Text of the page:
void CLastColumnAutoResizingListCtrl::OnSize(UINT nType, int cx, int cy)
{
    CListCtrl::OnSize(nType, cx, cy);
    // apply only when control is not minimized
    if (cx > 0)
        SetColumnWidth(GetLastColumnIndex(), LVSCW_AUTOSIZE_USEHEADER);
}

in which the GetLastColumnIndex helper function is called:

int CLastColumnAutoResizingListCtrl::GetLastColumnIndex()
{
    return GetHeaderCtrl()->GetItemCount() - 1;
}

This way, each control instance takes care of its own column adjustment.

Nevertheless, while narrowing the control, the horizontal scrollbar flickers as shown in the animated screenshot below. This can be pretty annoying if there are several list controls being resized simultaneously or if the control's height is such that both the horizontal and vertical scrollbars flicker simultaneously.

Screenshot of flickering scrollbar

Moreover, scrollbars may remain visible although there is no need for them. To prevent this, the OnSize function must include statements that postpone the window update procedure till all columns have been evaluated:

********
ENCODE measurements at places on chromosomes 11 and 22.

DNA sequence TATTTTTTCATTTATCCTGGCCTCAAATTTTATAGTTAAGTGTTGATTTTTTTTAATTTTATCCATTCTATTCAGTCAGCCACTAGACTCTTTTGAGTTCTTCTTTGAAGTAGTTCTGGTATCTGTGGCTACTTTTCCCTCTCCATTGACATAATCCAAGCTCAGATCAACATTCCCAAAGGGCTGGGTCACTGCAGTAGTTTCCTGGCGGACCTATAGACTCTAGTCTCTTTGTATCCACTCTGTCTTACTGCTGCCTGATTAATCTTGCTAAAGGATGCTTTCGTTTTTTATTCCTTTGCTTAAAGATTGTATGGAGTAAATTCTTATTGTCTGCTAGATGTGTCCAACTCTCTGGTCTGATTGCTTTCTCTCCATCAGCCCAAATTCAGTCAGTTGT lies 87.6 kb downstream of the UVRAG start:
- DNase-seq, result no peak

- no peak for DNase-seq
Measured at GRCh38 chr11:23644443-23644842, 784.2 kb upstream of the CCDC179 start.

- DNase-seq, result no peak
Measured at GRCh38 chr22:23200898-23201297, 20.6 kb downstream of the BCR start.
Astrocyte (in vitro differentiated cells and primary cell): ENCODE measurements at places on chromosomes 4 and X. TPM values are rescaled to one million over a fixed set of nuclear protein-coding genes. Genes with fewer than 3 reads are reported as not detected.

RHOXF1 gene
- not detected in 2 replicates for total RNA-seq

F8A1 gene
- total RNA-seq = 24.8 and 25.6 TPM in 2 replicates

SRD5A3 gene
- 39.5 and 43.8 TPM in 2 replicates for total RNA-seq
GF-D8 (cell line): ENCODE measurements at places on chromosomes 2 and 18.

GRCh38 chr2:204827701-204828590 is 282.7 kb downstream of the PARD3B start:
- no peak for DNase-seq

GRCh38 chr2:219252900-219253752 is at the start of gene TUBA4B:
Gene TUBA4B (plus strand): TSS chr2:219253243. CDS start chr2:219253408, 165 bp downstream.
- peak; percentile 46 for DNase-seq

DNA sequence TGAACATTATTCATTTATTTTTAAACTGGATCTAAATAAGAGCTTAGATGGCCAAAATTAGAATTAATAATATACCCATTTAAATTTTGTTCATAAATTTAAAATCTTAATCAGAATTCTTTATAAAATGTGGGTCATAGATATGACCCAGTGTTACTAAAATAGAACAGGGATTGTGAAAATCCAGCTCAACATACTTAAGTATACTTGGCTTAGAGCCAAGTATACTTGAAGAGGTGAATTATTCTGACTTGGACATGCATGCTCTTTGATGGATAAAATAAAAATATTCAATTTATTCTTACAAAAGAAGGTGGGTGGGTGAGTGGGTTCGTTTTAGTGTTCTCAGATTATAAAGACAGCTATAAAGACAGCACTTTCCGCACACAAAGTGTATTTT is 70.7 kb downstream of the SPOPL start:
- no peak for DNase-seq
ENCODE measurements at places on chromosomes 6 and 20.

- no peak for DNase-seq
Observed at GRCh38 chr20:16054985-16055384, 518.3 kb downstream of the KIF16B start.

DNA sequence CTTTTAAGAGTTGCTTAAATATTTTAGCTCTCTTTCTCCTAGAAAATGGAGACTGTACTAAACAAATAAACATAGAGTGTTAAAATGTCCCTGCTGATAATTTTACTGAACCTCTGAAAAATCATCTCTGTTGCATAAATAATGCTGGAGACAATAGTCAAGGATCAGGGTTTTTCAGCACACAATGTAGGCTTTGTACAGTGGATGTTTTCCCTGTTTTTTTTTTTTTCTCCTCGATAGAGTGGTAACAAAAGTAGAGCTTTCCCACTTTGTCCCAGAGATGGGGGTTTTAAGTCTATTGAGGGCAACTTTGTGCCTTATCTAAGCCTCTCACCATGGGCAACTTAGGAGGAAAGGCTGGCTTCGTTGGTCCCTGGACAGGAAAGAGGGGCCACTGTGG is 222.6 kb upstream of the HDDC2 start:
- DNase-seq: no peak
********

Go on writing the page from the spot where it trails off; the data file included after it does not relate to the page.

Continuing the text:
void CLastColumnAutoResizingListCtrl::OnSize(UINT nType, int cx, int cy)
{
    CListCtrl::OnSize(nType, cx, cy);
    // apply only when control is not minimized
    if (cx > 0) {
        SetRedraw(FALSE);
        SetColumnWidth(GetLastColumnIndex(), LVSCW_AUTOSIZE_USEHEADER);
        SetRedraw(TRUE);
        Invalidate();
        UpdateWindow(); 
    }
}

However, the flickering scrollbar problem still persists. Obviously, the client area is not always calculated correctly during control resize.

Avoiding Flickering Scrollbars

When the LVSCW_AUTOSIZE_USEHEADER value is applied, the last column width is evaluated so that it fills the right-hand side of the control. During control resizing, the column will retain that width until the LVSCW_AUTOSIZE_USEHEADER value is reapplied and therefore the flickering horizontal scrollbar appears as the control is being narrowed. To suppress the scrollbar when it is not needed actually, the last column width must be adjusted before the control is repainted. This can be done by overriding the WM_WINDOWPOSCHANGING message handler. The function takes a pointer to the WINDOWPOS structure as a parameter, which among others contains the new width of the control after it will be resized. So, it is sufficient to evaluate the width change and correct the last column accordingly: